In 2012, a family court judge believed in the first version of Ben Butler. Eleven months after her father regained custody of her, Ellie Butler was dead.

Social workers and judges will never get it right 100 per cent of the time, but there does seem to be one “red flag” that was downplayed in Ben Butler’s history. In 2005, he pleaded guilty to assaulting his ex-girlfriend Hannah Hillman after throttling her outside a nightclub. He also accepted a caution for beating her up outside a pub in Croydon. (He had other convictions for violence.) The family judge knew this.

Butler also battered Jennie Gray. As an accessory to his crime, she will attract little sympathy – her parents disowned her after Ellie’s death – and it is hard to see how any mother could choose a violent brute over her own child. However, even if we cannot excuse her behaviour, we need to understand why she didn’t leave: what “coercive control” means in practice. We also need to fight the perception that domestic violence is somehow different from “real” violence. It’s not; it’s just easier to get away with.


Kevin Maguire’s Commons Confidential.

The NS’s chief snout in Westminster, Kevin Maguire, reports on an embarrassing episode for the Prime Minister while canvassing for Remain:

David Cameron suffered a series of indignities during a bruising campaign, though perhaps none greater than in Henley, coincidentally Johnson’s old Oxfordshire stamping ground. My local snout muttered that a town hall-style gathering with the Prime Minister was moved to a smaller space when it was noted that even a busload of Remainers driven down from Oxford would fail to fill the venue that had been booked. Win or lose, the walls are closing in on Dave.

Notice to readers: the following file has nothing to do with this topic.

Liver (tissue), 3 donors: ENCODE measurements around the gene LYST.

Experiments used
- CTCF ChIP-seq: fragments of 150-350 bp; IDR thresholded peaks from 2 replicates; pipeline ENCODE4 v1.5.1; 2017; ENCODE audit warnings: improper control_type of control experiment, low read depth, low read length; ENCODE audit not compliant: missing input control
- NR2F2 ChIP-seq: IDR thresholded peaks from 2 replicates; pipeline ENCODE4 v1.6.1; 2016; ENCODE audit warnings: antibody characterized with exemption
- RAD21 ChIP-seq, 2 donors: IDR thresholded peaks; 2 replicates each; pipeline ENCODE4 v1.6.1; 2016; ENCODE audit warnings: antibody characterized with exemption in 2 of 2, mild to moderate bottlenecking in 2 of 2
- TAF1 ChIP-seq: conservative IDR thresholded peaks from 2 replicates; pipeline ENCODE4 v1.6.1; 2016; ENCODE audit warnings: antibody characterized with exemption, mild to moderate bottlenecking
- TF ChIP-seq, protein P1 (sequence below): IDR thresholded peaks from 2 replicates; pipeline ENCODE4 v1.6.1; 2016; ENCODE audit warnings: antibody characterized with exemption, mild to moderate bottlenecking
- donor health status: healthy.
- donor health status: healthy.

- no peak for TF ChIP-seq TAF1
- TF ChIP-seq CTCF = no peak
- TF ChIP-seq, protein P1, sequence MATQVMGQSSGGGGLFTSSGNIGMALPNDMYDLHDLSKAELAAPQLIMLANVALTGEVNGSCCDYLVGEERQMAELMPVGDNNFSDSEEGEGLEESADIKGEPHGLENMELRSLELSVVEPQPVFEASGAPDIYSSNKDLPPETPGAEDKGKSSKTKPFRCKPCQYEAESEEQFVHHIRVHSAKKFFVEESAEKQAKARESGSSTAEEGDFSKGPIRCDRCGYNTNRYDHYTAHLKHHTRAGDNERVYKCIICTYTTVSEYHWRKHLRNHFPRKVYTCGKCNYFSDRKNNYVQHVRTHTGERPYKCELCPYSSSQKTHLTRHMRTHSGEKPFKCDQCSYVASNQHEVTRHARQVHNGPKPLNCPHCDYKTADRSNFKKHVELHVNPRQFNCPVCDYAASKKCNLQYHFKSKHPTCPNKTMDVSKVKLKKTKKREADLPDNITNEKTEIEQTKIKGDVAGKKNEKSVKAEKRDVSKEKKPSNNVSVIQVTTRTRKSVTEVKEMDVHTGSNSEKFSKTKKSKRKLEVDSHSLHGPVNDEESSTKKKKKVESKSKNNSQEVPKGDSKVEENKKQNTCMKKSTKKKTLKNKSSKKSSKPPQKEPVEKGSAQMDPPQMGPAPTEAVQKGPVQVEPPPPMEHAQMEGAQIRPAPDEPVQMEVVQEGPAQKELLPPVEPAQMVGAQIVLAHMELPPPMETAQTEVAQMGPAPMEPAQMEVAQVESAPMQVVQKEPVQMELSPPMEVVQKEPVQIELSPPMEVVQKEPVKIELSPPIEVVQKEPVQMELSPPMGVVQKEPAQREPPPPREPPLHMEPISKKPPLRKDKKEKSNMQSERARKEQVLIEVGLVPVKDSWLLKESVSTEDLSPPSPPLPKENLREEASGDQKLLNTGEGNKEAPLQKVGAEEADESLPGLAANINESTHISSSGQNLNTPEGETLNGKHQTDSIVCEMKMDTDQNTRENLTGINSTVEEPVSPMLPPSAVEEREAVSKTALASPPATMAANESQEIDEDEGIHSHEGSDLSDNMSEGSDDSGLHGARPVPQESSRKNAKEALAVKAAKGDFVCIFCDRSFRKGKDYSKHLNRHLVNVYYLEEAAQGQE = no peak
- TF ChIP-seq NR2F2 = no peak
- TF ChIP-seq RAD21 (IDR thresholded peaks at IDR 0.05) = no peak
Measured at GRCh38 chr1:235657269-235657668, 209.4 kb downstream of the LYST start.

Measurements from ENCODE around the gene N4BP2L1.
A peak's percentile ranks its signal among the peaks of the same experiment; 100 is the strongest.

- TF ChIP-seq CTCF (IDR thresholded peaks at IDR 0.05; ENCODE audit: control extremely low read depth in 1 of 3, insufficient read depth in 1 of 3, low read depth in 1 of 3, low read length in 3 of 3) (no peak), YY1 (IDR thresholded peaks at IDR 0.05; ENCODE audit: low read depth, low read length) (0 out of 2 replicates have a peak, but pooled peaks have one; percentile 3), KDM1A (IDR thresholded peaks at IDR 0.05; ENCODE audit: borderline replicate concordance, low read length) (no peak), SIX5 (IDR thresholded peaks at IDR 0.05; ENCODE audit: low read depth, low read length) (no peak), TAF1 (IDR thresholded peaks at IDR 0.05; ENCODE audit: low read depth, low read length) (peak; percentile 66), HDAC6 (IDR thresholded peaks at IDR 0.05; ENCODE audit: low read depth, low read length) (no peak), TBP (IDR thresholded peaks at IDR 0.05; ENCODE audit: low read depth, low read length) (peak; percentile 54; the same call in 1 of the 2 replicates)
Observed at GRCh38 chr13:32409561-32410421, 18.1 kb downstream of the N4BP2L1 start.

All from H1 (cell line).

Laurie Penny argues that our attitude to drugs must change.

Peter Oborne on The Panama Papers by Bastian Obermayer and Frederik Obermaier and Parliament Ltd: a Journey to the Dark Heart of British Politics by Martin Williams.

The NS Poem: “I am signing none of the emails with an ‘x’ ”
by Kathryn Maris.

Anna Leskiewicz investigates problems with “marketplace feminism” in Andi Zeisler’s We Were Feminists Once.

Film: Ryan Gilbey explores the breadth and limits of a director’s imagination with Omer Fast’s Remainder and Julio Medem’s Ma Ma.

Television: Rachel Cooke feels stuck in the middle of messy divorces
in the BBC2 series Mr v Mrs: Call the Mediator.

Radio: Antonia Quirke scrutinises the marginalia of great composers in Radio 4’s Tales from the Stave.

For more press information, please contact Anya Matthews: / 020 7936 4029 / 07815 634 396.